Project Summaries

07-145  Project Manager: J. M. Reeves

ENERGY, BIOFUELS, AND THE ECONOMICS OF COTTON

David Zilberman, University of California

This study analyzes the impact of the energy situation on the cotton economy through various mechanisms. First, energy is an input in cotton production, and changes in energy prices affect the cost of production of cotton. Also, energy affects the cost of operating machinery and transportation both on and off the farm. Last, energy costs are a major component on prices of agricultural chemicals, including pesticides or fertilizers, many of which are petroleum-based. Second, with the introduction of biofuel, production of energy crops has become a major part of U.S. agriculture, and biofuel production is indirectly competing with cotton production, especially in locations where cotton and corn are substitutes.

The increase in energy prices from 2005 onward has caused the cost of agricultural production and inputs to rise as well as increases in the cost of pumping water to crop location. Thus, this analysis suggests that for a while farmers were facing incentives to increase energy use efficiency as well as input use efficiency in farming and shipping activities. As a result, higher energy prices have provided additional incentives to adopt farm equipment with increasing input use efficiency. In the case of irrigation, adoption of more efficient irrigation technologies or more fuel-efficient pumps is desirable. Furthermore, higher energy costs have contributed to increased fertilizer costs and serve to reduce demand for fertilizer and other petroleum-based products. In addition to the increasing scarcity of fuel, consideration of climate change provides extra incentive for fuel conservation and increased fuel prices. Separation of the impact of climate change versus fuel scarcity is a subject of continuous research.

The increased availability of natural gas through fracking in recent years is likely to reverse some of the increases in fuel prices. In particular, the rising price of fertilizer may level off and the cost of energy for pumping may become less expensive. This may slow the process of technological change in the cotton sector and enhance the reliance on natural gas as a main source of energy when possible. However, while concern for climate change is likely to continue, because natural gas generates less greenhouse gas emissions than both gasoline and coal, transition to natural gas may reduce impacts of agriculture on climate change and further reduce the pressure to increase fossil fuel efficiency. One of the major challenges facing the industry is how best to take advantage of the availability of cheap natural gas. Furthermore, even with natural gas, it is important to contain greenhouse gas emissions, and thus the adoption of technologies like precision farming remain essential. The effect of changes in energy prices and natural gas availability on adoption of conservation technologies is a subject of future research.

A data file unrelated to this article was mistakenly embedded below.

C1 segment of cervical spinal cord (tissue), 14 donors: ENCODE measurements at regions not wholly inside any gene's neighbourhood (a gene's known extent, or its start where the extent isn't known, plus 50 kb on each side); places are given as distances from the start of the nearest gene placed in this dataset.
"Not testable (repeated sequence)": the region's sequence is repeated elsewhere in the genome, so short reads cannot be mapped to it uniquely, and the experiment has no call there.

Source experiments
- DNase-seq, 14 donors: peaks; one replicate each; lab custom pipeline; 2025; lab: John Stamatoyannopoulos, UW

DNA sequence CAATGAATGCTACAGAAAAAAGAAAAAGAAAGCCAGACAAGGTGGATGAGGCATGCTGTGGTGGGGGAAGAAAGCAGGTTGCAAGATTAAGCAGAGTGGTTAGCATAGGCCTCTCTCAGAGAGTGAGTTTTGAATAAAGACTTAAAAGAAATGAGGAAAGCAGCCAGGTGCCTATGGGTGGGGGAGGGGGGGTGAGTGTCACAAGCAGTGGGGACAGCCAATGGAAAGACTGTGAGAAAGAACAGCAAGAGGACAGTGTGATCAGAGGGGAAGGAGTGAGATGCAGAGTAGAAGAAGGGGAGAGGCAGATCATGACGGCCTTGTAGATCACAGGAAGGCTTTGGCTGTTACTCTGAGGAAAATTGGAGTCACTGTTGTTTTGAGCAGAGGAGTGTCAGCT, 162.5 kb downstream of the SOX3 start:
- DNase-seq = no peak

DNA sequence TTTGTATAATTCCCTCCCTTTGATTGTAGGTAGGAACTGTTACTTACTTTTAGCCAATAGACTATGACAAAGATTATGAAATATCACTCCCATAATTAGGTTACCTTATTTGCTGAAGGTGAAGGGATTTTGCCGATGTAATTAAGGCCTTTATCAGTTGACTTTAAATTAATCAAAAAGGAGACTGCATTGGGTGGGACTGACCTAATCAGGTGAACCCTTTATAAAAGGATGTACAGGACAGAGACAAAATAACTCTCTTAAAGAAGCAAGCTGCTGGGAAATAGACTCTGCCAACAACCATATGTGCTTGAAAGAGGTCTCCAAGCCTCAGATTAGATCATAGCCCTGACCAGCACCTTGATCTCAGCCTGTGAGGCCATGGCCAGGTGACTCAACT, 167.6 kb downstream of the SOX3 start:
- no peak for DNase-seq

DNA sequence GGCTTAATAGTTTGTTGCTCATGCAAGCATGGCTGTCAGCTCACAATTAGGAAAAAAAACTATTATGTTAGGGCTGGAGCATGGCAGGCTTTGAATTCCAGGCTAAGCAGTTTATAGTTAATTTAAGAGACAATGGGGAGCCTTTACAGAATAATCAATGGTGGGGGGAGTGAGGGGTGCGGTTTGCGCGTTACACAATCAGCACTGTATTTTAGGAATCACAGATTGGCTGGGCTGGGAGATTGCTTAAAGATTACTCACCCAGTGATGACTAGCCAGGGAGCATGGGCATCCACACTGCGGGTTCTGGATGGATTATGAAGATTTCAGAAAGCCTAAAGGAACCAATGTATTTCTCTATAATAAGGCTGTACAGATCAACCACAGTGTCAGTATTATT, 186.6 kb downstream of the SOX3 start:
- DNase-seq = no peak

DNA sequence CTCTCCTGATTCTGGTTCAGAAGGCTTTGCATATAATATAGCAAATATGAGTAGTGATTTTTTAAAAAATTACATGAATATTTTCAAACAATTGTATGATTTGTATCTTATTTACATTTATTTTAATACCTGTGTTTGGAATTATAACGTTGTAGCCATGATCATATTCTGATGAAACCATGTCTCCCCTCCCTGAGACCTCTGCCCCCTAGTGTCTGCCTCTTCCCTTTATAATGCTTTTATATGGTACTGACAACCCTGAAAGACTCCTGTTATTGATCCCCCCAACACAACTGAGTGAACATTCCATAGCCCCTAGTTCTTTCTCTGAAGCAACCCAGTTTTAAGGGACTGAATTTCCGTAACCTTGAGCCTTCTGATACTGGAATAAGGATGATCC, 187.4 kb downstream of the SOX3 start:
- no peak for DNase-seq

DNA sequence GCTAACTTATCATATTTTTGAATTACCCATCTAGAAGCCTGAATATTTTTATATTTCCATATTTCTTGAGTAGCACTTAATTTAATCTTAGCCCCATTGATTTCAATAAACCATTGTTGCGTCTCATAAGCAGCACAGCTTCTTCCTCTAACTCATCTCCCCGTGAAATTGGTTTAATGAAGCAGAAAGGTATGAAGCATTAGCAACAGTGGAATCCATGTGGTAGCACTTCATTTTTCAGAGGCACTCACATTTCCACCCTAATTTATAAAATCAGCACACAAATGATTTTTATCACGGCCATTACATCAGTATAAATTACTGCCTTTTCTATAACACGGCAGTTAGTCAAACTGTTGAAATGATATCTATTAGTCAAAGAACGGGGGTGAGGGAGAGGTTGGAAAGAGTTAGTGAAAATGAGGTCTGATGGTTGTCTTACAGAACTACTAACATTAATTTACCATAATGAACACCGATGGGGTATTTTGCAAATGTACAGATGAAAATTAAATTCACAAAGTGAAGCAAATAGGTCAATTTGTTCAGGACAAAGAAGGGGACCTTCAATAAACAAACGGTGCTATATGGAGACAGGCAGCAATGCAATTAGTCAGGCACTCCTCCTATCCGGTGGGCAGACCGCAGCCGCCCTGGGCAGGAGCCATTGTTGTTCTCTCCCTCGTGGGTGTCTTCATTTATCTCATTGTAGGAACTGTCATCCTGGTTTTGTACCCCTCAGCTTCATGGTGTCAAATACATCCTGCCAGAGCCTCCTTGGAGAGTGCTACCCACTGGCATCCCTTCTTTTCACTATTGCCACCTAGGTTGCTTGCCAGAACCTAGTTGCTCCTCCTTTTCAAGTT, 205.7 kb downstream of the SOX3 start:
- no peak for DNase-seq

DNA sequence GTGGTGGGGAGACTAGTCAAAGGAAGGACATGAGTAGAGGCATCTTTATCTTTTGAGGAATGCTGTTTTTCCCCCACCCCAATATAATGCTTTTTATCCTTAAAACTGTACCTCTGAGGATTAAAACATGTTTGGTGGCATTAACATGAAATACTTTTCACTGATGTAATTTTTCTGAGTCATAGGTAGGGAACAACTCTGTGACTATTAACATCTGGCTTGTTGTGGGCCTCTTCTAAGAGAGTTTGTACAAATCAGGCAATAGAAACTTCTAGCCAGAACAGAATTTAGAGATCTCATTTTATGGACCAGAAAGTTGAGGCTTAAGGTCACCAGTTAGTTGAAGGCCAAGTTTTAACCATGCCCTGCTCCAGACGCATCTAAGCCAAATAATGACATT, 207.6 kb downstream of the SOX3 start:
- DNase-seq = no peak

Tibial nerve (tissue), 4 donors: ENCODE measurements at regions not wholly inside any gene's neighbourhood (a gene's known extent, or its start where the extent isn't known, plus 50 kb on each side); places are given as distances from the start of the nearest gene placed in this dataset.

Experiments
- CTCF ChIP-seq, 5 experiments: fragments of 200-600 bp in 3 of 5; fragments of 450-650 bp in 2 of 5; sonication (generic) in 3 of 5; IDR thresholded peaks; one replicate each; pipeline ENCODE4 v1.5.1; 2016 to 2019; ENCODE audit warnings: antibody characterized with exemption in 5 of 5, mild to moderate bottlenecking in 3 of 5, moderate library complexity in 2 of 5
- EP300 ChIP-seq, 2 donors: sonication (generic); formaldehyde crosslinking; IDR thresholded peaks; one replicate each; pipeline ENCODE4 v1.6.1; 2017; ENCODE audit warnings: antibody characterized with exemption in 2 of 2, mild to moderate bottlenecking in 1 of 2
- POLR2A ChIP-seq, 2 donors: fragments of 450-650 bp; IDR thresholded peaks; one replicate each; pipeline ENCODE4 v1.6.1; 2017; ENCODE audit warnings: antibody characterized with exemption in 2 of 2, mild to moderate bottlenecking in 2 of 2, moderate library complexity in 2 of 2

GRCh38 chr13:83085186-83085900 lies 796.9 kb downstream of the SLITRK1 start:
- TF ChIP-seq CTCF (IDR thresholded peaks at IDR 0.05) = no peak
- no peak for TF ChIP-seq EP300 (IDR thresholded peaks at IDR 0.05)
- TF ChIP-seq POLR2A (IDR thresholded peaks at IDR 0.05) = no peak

The increased cost of energy on its own provided an incentive to reduce the supply of cotton. However, this analysis suggests that from 2000 up through the financial crisis, population and income growth in Asia increased global demand for agricultural commodities, including cotton. For some of the years during this period, increases in cotton prices overcame increases in energy prices, leading to increased intensification of cotton production. In other years when cotton prices stayed relatively constant, farmers had an incentive to reduce intensification of production. Furthermore, the introduction of biofuel associated with higher energy prices was a major contributor to price increases in corn and soybean, and reduced profitability of cotton compared to these crops. Thus, in some areas like California, the introduction of biofuel was a major contributor to increases in the price of corn relative to cotton and a reduction in the amount of land allocated to cotton. It is expected that there will be relatively less cotton production in countries where farmers are increasing biofuel production and increased production in countries not producing biofuel from corn. The introduction of biofuel and a rise in the demand for biofuel in the United States as well as an increase in the price of corn combined with the adoption of GM varieties led to some switching from cotton to corn and movement of cotton production to countries like India, who have adopted Bt cotton and not biofuel. In this coming year, better quantitative assessment of the various impacts of energy prices on cotton production, acreage of cotton, and its profitability will be evaluated.

 

Project Year: 2012
 

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